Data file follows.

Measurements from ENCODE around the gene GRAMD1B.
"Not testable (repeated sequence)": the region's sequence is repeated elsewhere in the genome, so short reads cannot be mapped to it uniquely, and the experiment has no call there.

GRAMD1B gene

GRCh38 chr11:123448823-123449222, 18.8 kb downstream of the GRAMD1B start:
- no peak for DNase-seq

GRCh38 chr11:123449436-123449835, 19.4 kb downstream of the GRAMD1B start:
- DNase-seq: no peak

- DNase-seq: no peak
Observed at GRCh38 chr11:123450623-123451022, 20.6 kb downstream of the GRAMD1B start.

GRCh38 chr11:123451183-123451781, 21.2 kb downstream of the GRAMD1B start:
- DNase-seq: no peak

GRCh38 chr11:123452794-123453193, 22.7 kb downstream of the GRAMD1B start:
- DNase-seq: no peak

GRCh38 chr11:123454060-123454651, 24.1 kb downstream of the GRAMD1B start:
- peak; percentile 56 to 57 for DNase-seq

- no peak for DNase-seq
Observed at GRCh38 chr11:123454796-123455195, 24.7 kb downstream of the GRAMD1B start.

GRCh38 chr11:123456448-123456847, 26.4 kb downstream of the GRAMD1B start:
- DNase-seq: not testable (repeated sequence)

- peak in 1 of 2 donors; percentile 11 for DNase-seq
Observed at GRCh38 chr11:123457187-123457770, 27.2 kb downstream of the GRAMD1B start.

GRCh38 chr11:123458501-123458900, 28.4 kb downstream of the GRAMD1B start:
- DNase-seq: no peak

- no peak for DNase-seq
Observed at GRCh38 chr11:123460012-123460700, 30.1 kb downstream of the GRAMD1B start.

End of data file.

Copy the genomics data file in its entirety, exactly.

Measurements from ENCODE around the gene GRAMD1B.
"Not testable (repeated sequence)": the region's sequence is repeated elsewhere in the genome, so short reads cannot be mapped to it uniquely, and the experiment has no call there.

GRAMD1B gene

GRCh38 chr11:123448823-123449222, 18.8 kb downstream of the GRAMD1B start:
- no peak for DNase-seq

GRCh38 chr11:123449436-123449835, 19.4 kb downstream of the GRAMD1B start:
- DNase-seq: no peak

- DNase-seq: no peak
Observed at GRCh38 chr11:123450623-123451022, 20.6 kb downstream of the GRAMD1B start.

GRCh38 chr11:123451183-123451781, 21.2 kb downstream of the GRAMD1B start:
- DNase-seq: no peak

GRCh38 chr11:123452794-123453193, 22.7 kb downstream of the GRAMD1B start:
- DNase-seq: no peak

GRCh38 chr11:123454060-123454651, 24.1 kb downstream of the GRAMD1B start:
- peak; percentile 56 to 57 for DNase-seq

- no peak for DNase-seq
Observed at GRCh38 chr11:123454796-123455195, 24.7 kb downstream of the GRAMD1B start.

GRCh38 chr11:123456448-123456847, 26.4 kb downstream of the GRAMD1B start:
- DNase-seq: not testable (repeated sequence)

- peak in 1 of 2 donors; percentile 11 for DNase-seq
Observed at GRCh38 chr11:123457187-123457770, 27.2 kb downstream of the GRAMD1B start.

GRCh38 chr11:123458501-123458900, 28.4 kb downstream of the GRAMD1B start:
- DNase-seq: no peak

- no peak for DNase-seq
Observed at GRCh38 chr11:123460012-123460700, 30.1 kb downstream of the GRAMD1B start.